California Legislators, Labor Unions Want to Tax State Ex-Residents
Article from For Liberty by Norm Leahy.
According to the Los Angeles Times’ Jon Healey, the proposal:
…would apply a 0.4% tax to “all worldwide property,” excluding real estate owned directly, exempting the first $30 million (or $15 million for married taxpayers filing separately). And in addition to listing specific asset types that would be taxed, adds the category “other assets.”
But that’s just the beginning:
…the bill would not only tax whole classes of things that had previously gone untaxed, it would dun nonresidents who are outside the reach of the state’s income and business taxes. That’s because the tax would also be imposed on former residents who left within the past decade, presumably to catch those who fled the state’s income tax rates, which already are the highest in the country.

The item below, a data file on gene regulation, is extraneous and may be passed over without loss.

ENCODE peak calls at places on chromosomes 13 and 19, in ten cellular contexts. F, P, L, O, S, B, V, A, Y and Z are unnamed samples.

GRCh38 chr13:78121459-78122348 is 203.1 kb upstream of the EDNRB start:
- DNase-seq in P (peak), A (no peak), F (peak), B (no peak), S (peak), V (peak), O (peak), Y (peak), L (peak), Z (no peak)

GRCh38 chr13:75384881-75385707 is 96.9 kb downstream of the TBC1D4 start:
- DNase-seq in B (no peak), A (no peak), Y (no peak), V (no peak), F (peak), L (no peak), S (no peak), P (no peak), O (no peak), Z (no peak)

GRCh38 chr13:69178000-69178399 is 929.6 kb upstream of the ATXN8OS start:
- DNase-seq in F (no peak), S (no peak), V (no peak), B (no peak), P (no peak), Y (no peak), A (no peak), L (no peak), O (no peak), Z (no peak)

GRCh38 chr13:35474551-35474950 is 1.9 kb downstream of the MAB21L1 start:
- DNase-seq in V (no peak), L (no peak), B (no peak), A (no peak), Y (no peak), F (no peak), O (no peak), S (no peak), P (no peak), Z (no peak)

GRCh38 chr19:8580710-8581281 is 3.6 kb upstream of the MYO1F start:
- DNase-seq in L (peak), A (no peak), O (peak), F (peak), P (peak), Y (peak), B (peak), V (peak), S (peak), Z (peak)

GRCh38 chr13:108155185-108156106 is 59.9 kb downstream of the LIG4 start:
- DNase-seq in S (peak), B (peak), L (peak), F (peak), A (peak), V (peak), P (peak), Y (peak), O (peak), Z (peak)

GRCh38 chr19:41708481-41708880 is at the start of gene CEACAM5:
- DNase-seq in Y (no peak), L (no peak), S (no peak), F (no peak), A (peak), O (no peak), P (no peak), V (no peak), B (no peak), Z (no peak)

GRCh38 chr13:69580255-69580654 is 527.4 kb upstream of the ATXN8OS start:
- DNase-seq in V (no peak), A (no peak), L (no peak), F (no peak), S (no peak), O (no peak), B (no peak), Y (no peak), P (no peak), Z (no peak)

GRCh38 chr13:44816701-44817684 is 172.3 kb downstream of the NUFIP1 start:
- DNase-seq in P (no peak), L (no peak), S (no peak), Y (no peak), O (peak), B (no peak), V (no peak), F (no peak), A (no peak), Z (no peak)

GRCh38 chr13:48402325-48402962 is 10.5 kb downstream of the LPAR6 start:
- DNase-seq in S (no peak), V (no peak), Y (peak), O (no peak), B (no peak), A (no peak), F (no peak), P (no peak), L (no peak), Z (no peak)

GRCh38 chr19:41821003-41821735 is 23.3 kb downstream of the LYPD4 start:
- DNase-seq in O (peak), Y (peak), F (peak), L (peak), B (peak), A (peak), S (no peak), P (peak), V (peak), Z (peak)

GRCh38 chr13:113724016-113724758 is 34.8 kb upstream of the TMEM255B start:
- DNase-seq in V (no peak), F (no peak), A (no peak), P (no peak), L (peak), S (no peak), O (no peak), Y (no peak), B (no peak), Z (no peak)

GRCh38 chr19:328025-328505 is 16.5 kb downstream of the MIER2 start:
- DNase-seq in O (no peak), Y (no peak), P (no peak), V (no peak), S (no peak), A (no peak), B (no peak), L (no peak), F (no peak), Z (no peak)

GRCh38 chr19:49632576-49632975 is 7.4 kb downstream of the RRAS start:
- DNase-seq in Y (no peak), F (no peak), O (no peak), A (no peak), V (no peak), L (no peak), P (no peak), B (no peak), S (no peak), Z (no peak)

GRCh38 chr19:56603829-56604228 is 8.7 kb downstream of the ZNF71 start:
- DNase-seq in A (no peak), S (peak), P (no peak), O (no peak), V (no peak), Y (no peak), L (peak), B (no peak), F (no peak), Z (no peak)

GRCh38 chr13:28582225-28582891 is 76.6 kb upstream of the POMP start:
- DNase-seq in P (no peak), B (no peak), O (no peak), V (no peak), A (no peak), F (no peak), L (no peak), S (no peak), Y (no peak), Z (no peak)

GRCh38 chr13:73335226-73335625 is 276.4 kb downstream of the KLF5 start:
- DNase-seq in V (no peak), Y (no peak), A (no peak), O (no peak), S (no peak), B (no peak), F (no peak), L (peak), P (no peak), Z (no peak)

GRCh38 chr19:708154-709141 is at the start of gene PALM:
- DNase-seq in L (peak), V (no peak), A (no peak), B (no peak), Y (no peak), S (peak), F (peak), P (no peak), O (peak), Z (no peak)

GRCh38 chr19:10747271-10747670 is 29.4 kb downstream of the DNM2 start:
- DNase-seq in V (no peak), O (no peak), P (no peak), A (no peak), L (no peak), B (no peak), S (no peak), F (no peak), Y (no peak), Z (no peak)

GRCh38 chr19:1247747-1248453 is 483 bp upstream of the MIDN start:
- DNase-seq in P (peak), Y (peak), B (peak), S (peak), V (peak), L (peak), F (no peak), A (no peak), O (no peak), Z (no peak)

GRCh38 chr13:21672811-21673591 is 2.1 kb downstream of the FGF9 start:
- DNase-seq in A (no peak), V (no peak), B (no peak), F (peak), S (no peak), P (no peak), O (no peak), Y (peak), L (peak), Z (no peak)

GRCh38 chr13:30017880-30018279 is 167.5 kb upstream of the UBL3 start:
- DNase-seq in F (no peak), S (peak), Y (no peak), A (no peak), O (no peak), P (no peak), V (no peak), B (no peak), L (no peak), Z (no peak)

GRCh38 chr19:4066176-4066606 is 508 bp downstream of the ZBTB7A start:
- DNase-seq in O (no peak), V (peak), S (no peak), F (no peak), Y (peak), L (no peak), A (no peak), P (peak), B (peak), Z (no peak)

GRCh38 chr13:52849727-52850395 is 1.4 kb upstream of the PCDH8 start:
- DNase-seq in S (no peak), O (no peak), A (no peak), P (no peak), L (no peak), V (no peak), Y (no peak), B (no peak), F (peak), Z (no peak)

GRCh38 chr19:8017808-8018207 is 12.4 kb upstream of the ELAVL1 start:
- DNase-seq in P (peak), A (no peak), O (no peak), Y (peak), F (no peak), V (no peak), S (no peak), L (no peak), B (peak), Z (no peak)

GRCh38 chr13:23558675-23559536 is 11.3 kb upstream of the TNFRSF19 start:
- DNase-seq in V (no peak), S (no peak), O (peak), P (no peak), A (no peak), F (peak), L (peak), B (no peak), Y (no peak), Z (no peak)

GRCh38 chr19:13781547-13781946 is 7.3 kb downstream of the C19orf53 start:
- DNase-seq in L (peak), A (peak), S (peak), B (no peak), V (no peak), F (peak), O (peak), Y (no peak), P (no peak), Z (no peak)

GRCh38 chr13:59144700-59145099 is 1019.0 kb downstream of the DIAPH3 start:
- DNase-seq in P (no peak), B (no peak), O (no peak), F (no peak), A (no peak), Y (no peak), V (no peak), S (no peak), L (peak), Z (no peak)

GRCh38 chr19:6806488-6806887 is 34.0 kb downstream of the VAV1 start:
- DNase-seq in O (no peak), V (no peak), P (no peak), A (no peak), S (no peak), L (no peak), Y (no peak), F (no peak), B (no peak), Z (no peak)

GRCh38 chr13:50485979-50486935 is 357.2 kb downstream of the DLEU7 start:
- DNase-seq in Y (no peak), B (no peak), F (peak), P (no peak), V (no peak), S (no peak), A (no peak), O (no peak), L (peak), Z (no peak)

It also would apply the highest wealth-tax rate to anyone who’d spent a decade or more in California, a bizarre choice that would only increase the incentive for longtime residents to move out.
Undoubtedly, those who left the Golden State a decade ago would be very surprised to get a tax bill in the mail. Lawsuits would follow. As Healey writes, “the simplest way to avoid the new California tax would be to leave the state and then challenge California’s authority to tax nonresidents for assets moved elsewhere.”
The bill’s sponsors say such an extraordinary tax is necessary “to keep our people working and support our most vulnerable.”
The sponsors estimate the tax would raise $7.5 billion per year (assuming full compliance). The state currently faces a $54 billion budget deficit.